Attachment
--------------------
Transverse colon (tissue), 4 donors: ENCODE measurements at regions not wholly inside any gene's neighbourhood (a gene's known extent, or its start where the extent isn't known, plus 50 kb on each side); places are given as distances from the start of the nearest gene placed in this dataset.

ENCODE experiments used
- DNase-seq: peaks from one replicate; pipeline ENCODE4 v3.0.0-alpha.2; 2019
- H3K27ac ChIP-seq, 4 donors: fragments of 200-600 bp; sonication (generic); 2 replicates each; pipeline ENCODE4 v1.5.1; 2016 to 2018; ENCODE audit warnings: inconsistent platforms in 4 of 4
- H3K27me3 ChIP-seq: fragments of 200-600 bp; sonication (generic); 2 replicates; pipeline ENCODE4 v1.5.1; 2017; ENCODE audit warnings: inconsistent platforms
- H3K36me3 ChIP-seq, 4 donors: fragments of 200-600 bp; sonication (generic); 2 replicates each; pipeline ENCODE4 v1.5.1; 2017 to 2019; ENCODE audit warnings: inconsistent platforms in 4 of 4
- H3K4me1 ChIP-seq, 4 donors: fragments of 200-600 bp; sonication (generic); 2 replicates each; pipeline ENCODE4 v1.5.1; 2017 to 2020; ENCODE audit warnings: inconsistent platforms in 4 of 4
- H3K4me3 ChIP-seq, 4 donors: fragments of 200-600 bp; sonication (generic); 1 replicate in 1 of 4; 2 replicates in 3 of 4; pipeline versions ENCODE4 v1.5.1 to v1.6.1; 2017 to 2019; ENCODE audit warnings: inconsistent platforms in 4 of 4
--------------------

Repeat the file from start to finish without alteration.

Transverse colon (tissue), 4 donors: ENCODE measurements at regions not wholly inside any gene's neighbourhood (a gene's known extent, or its start where the extent isn't known, plus 50 kb on each side); places are given as distances from the start of the nearest gene placed in this dataset.

ENCODE experiments used
- DNase-seq: peaks from one replicate; pipeline ENCODE4 v3.0.0-alpha.2; 2019
- H3K27ac ChIP-seq, 4 donors: fragments of 200-600 bp; sonication (generic); 2 replicates each; pipeline ENCODE4 v1.5.1; 2016 to 2018; ENCODE audit warnings: inconsistent platforms in 4 of 4
- H3K27me3 ChIP-seq: fragments of 200-600 bp; sonication (generic); 2 replicates; pipeline ENCODE4 v1.5.1; 2017; ENCODE audit warnings: inconsistent platforms
- H3K36me3 ChIP-seq, 4 donors: fragments of 200-600 bp; sonication (generic); 2 replicates each; pipeline ENCODE4 v1.5.1; 2017 to 2019; ENCODE audit warnings: inconsistent platforms in 4 of 4
- H3K4me1 ChIP-seq, 4 donors: fragments of 200-600 bp; sonication (generic); 2 replicates each; pipeline ENCODE4 v1.5.1; 2017 to 2020; ENCODE audit warnings: inconsistent platforms in 4 of 4
- H3K4me3 ChIP-seq, 4 donors: fragments of 200-600 bp; sonication (generic); 1 replicate in 1 of 4; 2 replicates in 3 of 4; pipeline versions ENCODE4 v1.5.1 to v1.6.1; 2017 to 2019; ENCODE audit warnings: inconsistent platforms in 4 of 4